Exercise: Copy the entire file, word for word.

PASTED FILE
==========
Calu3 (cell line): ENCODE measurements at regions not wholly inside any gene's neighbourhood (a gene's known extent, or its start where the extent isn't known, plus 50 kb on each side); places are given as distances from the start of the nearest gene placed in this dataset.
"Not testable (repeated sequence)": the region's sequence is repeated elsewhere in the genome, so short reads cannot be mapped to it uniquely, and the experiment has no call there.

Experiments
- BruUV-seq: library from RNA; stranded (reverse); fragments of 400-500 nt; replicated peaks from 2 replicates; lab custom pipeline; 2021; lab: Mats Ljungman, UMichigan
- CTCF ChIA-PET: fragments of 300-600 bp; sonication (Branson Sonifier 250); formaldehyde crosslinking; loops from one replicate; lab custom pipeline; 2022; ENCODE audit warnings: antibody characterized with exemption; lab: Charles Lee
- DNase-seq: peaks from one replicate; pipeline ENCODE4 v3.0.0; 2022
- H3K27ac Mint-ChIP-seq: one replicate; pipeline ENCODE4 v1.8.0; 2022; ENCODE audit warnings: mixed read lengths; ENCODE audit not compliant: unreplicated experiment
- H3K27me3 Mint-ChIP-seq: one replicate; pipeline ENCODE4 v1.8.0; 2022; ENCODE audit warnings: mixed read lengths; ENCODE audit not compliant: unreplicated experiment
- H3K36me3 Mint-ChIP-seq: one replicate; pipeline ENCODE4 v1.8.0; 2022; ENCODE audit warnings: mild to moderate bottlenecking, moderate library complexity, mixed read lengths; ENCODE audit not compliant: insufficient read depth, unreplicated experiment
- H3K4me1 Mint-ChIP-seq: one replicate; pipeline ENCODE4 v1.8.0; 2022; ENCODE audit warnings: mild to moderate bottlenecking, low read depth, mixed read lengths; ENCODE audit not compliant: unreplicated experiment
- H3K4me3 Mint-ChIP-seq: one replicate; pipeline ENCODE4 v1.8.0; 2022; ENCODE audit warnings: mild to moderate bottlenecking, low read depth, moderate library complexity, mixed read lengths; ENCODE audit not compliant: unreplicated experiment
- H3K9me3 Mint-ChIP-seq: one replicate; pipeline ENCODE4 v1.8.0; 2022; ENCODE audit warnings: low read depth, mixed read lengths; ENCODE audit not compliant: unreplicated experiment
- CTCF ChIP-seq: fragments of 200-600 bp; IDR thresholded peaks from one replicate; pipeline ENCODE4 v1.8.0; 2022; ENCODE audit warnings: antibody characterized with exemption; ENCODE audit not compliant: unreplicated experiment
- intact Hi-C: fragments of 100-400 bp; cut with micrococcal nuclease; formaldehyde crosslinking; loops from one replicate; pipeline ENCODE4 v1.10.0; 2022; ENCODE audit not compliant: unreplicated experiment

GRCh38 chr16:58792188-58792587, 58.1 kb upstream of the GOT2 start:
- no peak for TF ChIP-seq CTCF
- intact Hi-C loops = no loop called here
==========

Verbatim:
Calu3 (cell line): ENCODE measurements at regions not wholly inside any gene's neighbourhood (a gene's known extent, or its start where the extent isn't known, plus 50 kb on each side); places are given as distances from the start of the nearest gene placed in this dataset.
"Not testable (repeated sequence)": the region's sequence is repeated elsewhere in the genome, so short reads cannot be mapped to it uniquely, and the experiment has no call there.

Experiments
- BruUV-seq: library from RNA; stranded (reverse); fragments of 400-500 nt; replicated peaks from 2 replicates; lab custom pipeline; 2021; lab: Mats Ljungman, UMichigan
- CTCF ChIA-PET: fragments of 300-600 bp; sonication (Branson Sonifier 250); formaldehyde crosslinking; loops from one replicate; lab custom pipeline; 2022; ENCODE audit warnings: antibody characterized with exemption; lab: Charles Lee
- DNase-seq: peaks from one replicate; pipeline ENCODE4 v3.0.0; 2022
- H3K27ac Mint-ChIP-seq: one replicate; pipeline ENCODE4 v1.8.0; 2022; ENCODE audit warnings: mixed read lengths; ENCODE audit not compliant: unreplicated experiment
- H3K27me3 Mint-ChIP-seq: one replicate; pipeline ENCODE4 v1.8.0; 2022; ENCODE audit warnings: mixed read lengths; ENCODE audit not compliant: unreplicated experiment
- H3K36me3 Mint-ChIP-seq: one replicate; pipeline ENCODE4 v1.8.0; 2022; ENCODE audit warnings: mild to moderate bottlenecking, moderate library complexity, mixed read lengths; ENCODE audit not compliant: insufficient read depth, unreplicated experiment
- H3K4me1 Mint-ChIP-seq: one replicate; pipeline ENCODE4 v1.8.0; 2022; ENCODE audit warnings: mild to moderate bottlenecking, low read depth, mixed read lengths; ENCODE audit not compliant: unreplicated experiment
- H3K4me3 Mint-ChIP-seq: one replicate; pipeline ENCODE4 v1.8.0; 2022; ENCODE audit warnings: mild to moderate bottlenecking, low read depth, moderate library complexity, mixed read lengths; ENCODE audit not compliant: unreplicated experiment
- H3K9me3 Mint-ChIP-seq: one replicate; pipeline ENCODE4 v1.8.0; 2022; ENCODE audit warnings: low read depth, mixed read lengths; ENCODE audit not compliant: unreplicated experiment
- CTCF ChIP-seq: fragments of 200-600 bp; IDR thresholded peaks from one replicate; pipeline ENCODE4 v1.8.0; 2022; ENCODE audit warnings: antibody characterized with exemption; ENCODE audit not compliant: unreplicated experiment
- intact Hi-C: fragments of 100-400 bp; cut with micrococcal nuclease; formaldehyde crosslinking; loops from one replicate; pipeline ENCODE4 v1.10.0; 2022; ENCODE audit not compliant: unreplicated experiment

GRCh38 chr16:58792188-58792587, 58.1 kb upstream of the GOT2 start:
- no peak for TF ChIP-seq CTCF
- intact Hi-C loops = no loop called here